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From the Writings of David Horowitz: April 8, 2010
Posted By David Swindle On April 8, 2010 @ 6:45 am In David's Blog,NewsReal Blog | No Comments
The current president of the AAUP, Cary Nelson, is also a well-known political activist, author of Manifesto of a Tenured Radical. During a debate at a conference in 2007, Professor Nelson said: “You cannot take politics out of my classroom anymore than you can take it out of life. It’s built into my subject matter and it’s been built into my subject matter for the whole 37 years in which I’ve taught.” Professor Nelson went on to criticize what he regarded as the timidity of colleagues who refrained from expressing their political views in the classroom.
Attitudes like these may explain the unscholarly responses that The Professors elicited. Professor Nelson’s review in the AAUP’s journal, Academe, began with this injunction: “Please ignore this book. Don’t buy it. Don’t read it. Try not to mention it in idle conversation.” These were strange instructions for an educator, but not so strange for a political activist outraged by the fact that his agendas were being scrutinized.
To combat the author (no other verb will do) the American Federation of Teachers organized a coalition of leftwing organizations it called “Free Exchange On Campus.” When The Professors appeared, the union issued a press release describing the reaction of its newly created front organization: “Free Exchange On Campus … has condemned a new book that attacks individual professors for their personal political beliefs. The book is The Professors: The 101 Most Dangerous Academics in America, by David Horowitz, who is also the author of the so-called Academic Bill of Rights legislation making its way throughout the states. The book is essentially a blacklist of academics, says Free Exchange On Campus, and is based on inaccurate and misleading information.”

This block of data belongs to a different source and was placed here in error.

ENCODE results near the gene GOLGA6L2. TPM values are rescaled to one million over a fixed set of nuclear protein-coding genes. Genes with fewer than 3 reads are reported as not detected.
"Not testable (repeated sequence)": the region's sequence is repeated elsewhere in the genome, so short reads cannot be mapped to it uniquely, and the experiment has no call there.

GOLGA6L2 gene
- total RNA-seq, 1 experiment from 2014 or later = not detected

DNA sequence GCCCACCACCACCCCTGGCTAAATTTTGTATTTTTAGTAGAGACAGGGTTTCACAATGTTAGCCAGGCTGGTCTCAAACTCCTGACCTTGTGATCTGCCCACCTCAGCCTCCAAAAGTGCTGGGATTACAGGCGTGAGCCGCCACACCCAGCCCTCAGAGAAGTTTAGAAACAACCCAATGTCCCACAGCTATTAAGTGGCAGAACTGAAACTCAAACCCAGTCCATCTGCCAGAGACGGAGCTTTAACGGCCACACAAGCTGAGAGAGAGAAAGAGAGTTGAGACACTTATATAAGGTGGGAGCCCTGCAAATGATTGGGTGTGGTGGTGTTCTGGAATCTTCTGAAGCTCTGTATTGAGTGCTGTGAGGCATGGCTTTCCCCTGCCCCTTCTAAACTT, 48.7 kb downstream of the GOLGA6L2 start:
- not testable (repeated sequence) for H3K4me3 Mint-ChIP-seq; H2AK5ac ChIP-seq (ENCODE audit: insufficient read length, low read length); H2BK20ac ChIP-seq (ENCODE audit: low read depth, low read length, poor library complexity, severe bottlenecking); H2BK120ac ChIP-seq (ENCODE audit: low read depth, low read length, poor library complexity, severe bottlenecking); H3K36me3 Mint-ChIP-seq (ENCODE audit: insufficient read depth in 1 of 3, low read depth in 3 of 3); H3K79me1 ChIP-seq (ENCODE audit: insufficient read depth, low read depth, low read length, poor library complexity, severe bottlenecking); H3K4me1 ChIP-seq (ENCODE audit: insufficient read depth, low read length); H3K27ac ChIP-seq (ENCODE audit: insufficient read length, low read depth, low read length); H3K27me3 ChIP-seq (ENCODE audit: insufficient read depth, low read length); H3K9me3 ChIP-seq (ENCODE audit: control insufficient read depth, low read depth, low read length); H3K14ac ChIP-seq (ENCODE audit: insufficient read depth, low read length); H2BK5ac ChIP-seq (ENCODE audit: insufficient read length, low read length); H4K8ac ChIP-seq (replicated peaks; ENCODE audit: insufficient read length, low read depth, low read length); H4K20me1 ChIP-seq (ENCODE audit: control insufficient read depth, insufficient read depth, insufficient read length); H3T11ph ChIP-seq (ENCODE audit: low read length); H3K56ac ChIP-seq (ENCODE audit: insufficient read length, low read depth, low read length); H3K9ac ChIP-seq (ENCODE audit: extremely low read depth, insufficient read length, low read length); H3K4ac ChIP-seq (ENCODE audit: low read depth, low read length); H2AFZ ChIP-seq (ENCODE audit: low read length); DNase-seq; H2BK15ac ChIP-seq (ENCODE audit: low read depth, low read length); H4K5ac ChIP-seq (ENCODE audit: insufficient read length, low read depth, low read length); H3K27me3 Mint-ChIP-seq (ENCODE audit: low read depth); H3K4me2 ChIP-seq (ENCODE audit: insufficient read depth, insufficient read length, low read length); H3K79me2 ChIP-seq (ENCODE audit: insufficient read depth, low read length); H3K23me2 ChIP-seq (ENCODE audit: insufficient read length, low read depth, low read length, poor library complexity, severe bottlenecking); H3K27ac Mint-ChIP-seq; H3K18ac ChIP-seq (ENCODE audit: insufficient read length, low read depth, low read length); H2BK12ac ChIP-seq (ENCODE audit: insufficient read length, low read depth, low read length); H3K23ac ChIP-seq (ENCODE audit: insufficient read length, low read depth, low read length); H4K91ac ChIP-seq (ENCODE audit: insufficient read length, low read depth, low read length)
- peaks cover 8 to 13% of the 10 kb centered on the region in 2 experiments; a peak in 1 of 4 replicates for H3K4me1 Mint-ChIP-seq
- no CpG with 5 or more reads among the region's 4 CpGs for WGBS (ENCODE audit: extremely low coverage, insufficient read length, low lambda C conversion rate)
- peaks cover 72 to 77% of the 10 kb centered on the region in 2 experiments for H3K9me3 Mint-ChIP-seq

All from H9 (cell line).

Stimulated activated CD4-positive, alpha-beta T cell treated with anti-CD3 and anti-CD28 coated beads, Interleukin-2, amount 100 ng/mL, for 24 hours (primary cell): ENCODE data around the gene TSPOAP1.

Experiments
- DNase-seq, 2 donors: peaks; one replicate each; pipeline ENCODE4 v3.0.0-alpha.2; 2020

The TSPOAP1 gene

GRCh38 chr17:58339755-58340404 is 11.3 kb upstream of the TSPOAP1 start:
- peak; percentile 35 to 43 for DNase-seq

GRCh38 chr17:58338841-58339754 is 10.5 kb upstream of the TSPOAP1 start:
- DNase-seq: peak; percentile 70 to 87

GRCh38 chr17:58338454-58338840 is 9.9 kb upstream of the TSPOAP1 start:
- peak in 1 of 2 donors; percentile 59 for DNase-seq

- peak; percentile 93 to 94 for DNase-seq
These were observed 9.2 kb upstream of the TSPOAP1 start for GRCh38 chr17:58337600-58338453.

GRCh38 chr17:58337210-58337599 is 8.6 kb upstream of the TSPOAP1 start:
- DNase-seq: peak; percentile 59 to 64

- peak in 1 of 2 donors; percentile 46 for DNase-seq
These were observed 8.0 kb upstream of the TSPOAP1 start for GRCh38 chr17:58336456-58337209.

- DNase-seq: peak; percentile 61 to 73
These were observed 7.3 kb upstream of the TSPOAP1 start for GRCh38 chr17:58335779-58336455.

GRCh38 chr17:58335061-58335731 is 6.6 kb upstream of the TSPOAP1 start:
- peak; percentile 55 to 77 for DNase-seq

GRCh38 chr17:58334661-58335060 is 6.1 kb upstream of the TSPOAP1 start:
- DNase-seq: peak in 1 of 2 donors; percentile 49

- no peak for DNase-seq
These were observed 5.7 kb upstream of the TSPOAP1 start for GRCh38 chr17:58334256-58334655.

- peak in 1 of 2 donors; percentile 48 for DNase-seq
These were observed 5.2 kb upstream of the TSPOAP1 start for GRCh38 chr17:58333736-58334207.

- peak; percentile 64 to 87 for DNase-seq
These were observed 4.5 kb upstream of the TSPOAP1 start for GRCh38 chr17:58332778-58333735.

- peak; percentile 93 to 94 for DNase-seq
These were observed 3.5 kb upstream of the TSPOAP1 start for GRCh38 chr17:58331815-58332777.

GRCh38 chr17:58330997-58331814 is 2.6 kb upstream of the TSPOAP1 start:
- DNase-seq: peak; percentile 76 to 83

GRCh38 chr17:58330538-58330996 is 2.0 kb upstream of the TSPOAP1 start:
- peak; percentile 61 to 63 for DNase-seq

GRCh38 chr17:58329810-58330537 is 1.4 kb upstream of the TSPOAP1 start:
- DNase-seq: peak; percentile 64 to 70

Any fair-minded reader of The Professors will readily see that these political sound-bites bear no relation to the text. The Professors does not “attack individual academics for their personal political beliefs,” nor does it suggest that any professors should be fired for their political beliefs. It cannot be described by any reasonable standard, therefore, as a “blacklist.” The author makes quite explicit in the introduction the fact that he did not design the text to attack professors’ political beliefs: “This book is not intended as a text about leftwing bias in the university and does not propose that a leftwing perspective on academic faculties is a problem in itself. Every individual, whether conservative or liberal, has a perspective and therefore a bias. Professors have every right to interpret the subjects they teach according to their individual points of view. That is the essence of academic freedom.” A defense of unpopular professorial views could hardly be more clearly expressed.
Yet, the cynical misrepresentation of The Professors as a McCarthy “witch-hunt” is the substance of virtually all the hostile responses to this book. Not a single academic who condemned The Professors bothered to address its argument, or demonstrate a familiarity with the 17,000 words of explanatory material. Instead critics read their own agendas into the profiles and responded to whatever it was they had made up.
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